1. I remember, quite a while ago, reading that mermaids were going to be the next big thing in the publishing industry after vampires ran their course. Although there has been a slight influx in mermaid-centered fiction, it hasn’t quite taken off as of yet. Why do you think this is?

I don’t think those predictions were wrong—I think they were just a little premature. Mermania’s been taking over everything in 2017, and I think we’ll continue to see the trend grow into 2018 as a number of big movies come out. At least that’s what I’m crossing my fingers for!


  1. What enticed you to write about mermaids?

There’s just something magical about mermaids. I love the ocean—I got that from my mom—and I’ve always found mermaids fascinating. So when I decided to take the leap and write a real novel, it seemed like a natural setting for me to write about. It didn’t hurt that there was speculation about an upcoming mermaid trend, either.


  1. Breakwater follows the exploits of a young mermaid named Jade who is trying to navigate a society fraying at the edges when her fiancè murders a naiad. How does one approach incorporating social issues into fantasy while maintaining a sense of escapism that many readers of fantasy look for?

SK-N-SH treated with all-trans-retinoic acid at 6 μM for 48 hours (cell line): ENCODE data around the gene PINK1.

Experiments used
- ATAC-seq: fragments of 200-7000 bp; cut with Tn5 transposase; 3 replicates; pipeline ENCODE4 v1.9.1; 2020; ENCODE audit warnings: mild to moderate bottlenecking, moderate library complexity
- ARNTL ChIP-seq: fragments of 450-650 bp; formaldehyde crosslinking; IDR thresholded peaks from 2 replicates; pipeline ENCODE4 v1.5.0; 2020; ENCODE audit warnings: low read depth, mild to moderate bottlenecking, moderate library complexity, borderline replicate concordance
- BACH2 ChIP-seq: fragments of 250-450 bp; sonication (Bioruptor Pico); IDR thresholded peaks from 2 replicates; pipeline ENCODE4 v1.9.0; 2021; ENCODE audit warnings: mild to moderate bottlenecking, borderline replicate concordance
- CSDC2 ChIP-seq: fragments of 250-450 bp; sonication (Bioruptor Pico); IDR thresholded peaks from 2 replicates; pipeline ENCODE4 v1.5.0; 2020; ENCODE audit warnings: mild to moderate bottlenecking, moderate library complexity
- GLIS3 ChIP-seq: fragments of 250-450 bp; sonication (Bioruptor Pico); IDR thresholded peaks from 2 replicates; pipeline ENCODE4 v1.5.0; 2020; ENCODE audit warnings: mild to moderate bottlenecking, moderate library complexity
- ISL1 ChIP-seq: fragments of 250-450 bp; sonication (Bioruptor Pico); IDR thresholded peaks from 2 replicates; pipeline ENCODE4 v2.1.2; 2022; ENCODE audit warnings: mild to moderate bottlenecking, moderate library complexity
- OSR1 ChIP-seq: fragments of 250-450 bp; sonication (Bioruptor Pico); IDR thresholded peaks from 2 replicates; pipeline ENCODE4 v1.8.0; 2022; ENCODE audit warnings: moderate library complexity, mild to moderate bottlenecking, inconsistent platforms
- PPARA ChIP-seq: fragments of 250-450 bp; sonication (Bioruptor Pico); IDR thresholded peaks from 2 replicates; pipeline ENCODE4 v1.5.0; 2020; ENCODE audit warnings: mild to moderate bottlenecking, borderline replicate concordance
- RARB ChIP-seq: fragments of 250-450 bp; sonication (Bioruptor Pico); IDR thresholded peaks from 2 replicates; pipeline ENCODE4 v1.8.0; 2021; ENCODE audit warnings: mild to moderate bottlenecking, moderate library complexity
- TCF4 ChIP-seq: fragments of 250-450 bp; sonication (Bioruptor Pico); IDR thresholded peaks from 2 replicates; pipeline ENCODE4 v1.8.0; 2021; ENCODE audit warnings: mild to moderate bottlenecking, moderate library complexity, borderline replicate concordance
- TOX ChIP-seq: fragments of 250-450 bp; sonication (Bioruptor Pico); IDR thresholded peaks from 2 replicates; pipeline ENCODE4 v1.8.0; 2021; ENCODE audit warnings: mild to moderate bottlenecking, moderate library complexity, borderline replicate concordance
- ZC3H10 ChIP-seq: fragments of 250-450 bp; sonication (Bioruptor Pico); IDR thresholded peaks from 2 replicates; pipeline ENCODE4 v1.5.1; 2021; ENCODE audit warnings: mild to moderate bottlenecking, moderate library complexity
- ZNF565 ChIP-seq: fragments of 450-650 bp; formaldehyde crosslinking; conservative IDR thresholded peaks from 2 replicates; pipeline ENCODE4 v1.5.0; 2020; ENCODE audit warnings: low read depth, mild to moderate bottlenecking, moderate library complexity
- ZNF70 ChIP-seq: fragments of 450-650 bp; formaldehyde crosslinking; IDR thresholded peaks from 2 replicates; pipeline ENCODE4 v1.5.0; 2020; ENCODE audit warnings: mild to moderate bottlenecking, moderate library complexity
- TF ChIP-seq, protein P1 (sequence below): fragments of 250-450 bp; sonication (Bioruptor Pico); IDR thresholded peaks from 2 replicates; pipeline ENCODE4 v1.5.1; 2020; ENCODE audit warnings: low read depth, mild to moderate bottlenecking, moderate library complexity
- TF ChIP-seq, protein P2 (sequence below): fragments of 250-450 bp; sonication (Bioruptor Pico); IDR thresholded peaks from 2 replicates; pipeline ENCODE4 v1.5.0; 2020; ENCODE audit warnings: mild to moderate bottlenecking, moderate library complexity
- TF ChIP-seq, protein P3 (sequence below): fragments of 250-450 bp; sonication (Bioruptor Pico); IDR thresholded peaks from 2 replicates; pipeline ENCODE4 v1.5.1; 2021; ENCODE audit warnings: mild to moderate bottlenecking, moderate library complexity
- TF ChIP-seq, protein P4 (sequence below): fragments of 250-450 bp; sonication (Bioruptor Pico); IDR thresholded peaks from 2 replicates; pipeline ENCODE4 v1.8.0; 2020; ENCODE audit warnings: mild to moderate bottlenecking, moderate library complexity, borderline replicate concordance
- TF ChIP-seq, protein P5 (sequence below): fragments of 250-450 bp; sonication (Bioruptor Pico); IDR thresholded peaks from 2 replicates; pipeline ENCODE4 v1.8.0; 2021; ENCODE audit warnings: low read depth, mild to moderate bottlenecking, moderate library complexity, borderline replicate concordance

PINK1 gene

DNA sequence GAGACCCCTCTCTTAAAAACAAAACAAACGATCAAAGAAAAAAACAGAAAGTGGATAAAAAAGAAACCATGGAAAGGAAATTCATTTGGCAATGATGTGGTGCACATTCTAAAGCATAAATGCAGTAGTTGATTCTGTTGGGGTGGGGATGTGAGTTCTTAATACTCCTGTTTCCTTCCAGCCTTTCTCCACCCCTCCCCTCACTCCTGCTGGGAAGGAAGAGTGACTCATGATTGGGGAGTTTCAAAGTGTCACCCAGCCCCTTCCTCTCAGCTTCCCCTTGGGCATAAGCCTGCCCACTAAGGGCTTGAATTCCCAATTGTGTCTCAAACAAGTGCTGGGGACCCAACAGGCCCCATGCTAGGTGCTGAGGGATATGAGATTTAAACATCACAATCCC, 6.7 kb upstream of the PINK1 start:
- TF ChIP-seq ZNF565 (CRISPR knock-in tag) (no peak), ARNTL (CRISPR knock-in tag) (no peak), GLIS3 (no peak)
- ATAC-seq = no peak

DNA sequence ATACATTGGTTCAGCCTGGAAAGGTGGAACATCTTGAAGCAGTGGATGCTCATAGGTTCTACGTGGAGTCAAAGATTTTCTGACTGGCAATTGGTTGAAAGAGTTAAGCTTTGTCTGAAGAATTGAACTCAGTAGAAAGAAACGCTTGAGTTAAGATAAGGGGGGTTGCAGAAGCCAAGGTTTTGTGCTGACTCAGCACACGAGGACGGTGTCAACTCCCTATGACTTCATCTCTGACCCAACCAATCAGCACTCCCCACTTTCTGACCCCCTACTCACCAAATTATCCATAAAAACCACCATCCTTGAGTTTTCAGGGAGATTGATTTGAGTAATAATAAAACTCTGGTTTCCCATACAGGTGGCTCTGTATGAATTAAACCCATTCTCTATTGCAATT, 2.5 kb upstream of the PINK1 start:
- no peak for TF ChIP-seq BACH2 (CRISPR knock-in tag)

I think that a lot of the best—and most popular—fantasy delves into some really serious issues. Escapism doesn’t have to mean that a book is light and fluffy. Characters in fantasy novels work through themes of loss, power struggles, and injustices all the time. I think you just have to be careful to write serious fantasy and not a thinly veiled allegory.

Some readers are drawing parallels between my book and contemporary social issues, and I think it’s wonderful that they’re using its themes as a jumping-off point to talk about really important things. Of course any book about politics, injustice, instability, and prejudice will reflect real-world issues we face today. But if someone’s looking for a neat and tidy allegory where everything in the book has a one-to-one correspondence with things happening in the news, they won’t find it in Breakwater because I drew on so many different ideas—historical, literary, and contemporary—when crafting the world.


  1. What was the most challenging thing writing in a world set underwater?